Blessed are the meek,
for they will inherit the earth. (Matthew 5:5, NIV)

Meekness might be an unfamiliar word for some of us. But for those who join the Godly Youth Movement (GYM) fellowship, this word has been continuously discussed as this month’s topic. Hearing the word ‘meek’ for the first time, people usually associate it with weakness, soft or low ranking in society and hierarchy. However, the true meaning of meekness is a view of oneself, expressed in attitude and conduct with respect to others. In other words, by being meek, we become more humble, patient and gentle in our life.

Then again, these traits are not in synergy with the world’s perspective. That is why when referring to Matthew 5:5, it brings another question to our mind: Why would God inherit the earth to this kind of people? We all know that strength and power are necessary to live in this harsh world. There is limitation for gentleness and patience when we interact with other people. You have been taught to strive to be the greatest and always be the number one or leader to conquer the world. Does meekness mean we just have to wait, give the opportunity to others and do nothing? It seems this new perspective is not applicable to our daily life.

Yet, Jesus shows us the power of meekness. There are three points about meekness that we can learn. First, instead of weakness, meekness actually needs a strong will. To have the patience handling annoying clients, or be humble in your achievements, you need strong self-restraint. In the era where we are accustomed to express ourselves, to constantly want to be heard and craving for attention, self-restraint is rare. Being meek is actually way tougher than being strong. Jesus has continuously given us examples during His life on earth. Can you imagine how Jesus hold Himself back, when He actually possess all the power, and instead showing His gentleness in answering Pharisee’s trap questions? This brings us to the second point;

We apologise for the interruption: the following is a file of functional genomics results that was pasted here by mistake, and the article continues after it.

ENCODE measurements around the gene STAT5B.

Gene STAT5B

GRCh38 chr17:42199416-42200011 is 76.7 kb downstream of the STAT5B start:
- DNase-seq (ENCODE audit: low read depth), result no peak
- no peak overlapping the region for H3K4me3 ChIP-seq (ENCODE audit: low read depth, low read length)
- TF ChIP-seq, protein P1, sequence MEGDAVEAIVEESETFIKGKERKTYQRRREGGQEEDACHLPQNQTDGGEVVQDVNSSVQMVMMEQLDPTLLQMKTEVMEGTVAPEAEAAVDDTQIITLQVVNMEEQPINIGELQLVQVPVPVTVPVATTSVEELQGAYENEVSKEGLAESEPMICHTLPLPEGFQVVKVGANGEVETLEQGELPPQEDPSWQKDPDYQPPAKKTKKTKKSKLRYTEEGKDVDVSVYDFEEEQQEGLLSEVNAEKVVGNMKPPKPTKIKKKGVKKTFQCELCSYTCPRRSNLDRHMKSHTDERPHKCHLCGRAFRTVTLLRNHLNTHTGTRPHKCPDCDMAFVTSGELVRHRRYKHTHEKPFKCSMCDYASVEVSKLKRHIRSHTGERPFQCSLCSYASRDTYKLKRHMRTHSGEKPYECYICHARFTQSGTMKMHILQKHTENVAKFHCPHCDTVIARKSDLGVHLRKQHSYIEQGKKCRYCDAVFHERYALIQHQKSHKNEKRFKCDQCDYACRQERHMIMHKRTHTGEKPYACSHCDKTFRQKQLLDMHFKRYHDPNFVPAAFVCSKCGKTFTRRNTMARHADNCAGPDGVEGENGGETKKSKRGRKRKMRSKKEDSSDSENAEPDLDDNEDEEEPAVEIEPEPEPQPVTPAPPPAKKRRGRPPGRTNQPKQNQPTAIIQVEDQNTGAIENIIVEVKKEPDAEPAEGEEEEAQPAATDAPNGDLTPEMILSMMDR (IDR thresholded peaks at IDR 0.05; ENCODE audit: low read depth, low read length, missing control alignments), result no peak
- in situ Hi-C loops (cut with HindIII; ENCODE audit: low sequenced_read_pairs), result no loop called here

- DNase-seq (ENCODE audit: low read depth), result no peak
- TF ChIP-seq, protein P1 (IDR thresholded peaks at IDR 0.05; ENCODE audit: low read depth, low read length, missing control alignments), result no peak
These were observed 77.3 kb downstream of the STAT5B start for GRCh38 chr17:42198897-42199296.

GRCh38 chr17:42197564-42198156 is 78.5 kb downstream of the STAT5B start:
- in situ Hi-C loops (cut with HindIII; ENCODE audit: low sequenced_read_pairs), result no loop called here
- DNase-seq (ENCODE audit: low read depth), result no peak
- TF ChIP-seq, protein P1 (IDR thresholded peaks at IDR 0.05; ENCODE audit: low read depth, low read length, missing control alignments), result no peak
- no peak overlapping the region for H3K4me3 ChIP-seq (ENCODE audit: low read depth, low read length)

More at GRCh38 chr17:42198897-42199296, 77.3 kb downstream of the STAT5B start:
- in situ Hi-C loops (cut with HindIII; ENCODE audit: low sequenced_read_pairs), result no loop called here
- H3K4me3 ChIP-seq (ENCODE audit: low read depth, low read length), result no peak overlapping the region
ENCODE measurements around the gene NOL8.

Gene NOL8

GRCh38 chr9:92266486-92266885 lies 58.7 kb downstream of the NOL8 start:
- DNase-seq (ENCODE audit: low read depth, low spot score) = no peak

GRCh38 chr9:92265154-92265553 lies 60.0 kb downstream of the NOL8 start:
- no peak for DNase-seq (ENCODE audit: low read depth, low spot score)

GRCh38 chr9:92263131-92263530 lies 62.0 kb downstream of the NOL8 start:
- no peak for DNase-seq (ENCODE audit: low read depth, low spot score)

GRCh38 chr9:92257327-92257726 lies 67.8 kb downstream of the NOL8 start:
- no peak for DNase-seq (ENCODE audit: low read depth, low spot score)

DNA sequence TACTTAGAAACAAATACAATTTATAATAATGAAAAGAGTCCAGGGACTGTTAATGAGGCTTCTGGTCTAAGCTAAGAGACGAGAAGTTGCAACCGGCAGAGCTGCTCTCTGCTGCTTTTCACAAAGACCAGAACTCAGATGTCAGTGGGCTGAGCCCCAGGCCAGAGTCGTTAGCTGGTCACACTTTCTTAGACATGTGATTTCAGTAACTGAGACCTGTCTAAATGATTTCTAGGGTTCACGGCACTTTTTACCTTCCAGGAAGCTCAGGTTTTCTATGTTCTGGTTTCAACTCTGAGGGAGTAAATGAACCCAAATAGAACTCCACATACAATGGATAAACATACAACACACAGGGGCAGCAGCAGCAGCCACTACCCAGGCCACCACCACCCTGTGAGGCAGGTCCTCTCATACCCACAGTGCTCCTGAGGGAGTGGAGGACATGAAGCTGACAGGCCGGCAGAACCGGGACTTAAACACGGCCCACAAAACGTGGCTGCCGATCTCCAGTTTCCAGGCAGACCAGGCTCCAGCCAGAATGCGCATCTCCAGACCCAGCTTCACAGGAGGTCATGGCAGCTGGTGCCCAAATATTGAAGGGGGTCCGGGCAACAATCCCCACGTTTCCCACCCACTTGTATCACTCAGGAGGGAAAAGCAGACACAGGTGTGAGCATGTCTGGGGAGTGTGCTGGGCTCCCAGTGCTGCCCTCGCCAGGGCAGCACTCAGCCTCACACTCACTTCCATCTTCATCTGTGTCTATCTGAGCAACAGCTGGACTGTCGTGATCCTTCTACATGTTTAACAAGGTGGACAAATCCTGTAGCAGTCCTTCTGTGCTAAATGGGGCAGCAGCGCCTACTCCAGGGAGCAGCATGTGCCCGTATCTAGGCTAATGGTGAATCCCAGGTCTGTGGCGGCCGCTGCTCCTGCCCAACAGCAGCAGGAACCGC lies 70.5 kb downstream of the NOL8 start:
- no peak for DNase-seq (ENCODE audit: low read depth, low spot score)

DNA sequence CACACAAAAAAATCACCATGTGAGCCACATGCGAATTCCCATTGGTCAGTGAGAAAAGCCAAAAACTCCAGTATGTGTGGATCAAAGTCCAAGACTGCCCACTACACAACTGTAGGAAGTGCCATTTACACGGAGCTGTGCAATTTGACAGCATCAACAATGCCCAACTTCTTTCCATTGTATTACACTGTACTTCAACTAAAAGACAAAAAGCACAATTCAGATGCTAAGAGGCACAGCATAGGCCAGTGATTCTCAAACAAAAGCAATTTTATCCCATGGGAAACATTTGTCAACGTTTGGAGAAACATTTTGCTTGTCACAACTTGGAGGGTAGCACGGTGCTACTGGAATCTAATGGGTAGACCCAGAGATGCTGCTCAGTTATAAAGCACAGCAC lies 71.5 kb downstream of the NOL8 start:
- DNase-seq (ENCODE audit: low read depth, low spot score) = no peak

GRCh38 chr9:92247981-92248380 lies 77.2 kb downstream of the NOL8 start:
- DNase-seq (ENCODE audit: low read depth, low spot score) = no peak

Meekness is not powerless. This trait trains you to be considerate. It is wrong if you think you just have to wait and do nothing by being meek. Even when you have your own problems, you put others’ needs on the equation, is there anything else that I can do to help my brother and sister? Clearly, it demonstrates the characteristic of a true leader. Rather than having the ‘power’, meekness is about controlling the ‘power’. With the ‘free will’ that God gives to us, can we also be sensitive with our neighbors? Or will it make us more egoistic?

Lastly, meekness conquers sufferings. It does not mean the meek are immune to problems. But being meek makes you durable in the battle. The world teaches you to fight back in suffering. While it is true, meekness reminds us to embrace our suffering and even to be thankful for it, knowing God’s purpose and finding that God will still be glorified through it all. To realize that God has the absolute power in our life is the manner of meekness. Even after fighting and we are still getting nowhere, with meekness we have the confidence that God is in our side. For everything is ours if we are Christ’s (1 Corinthians 3:22)

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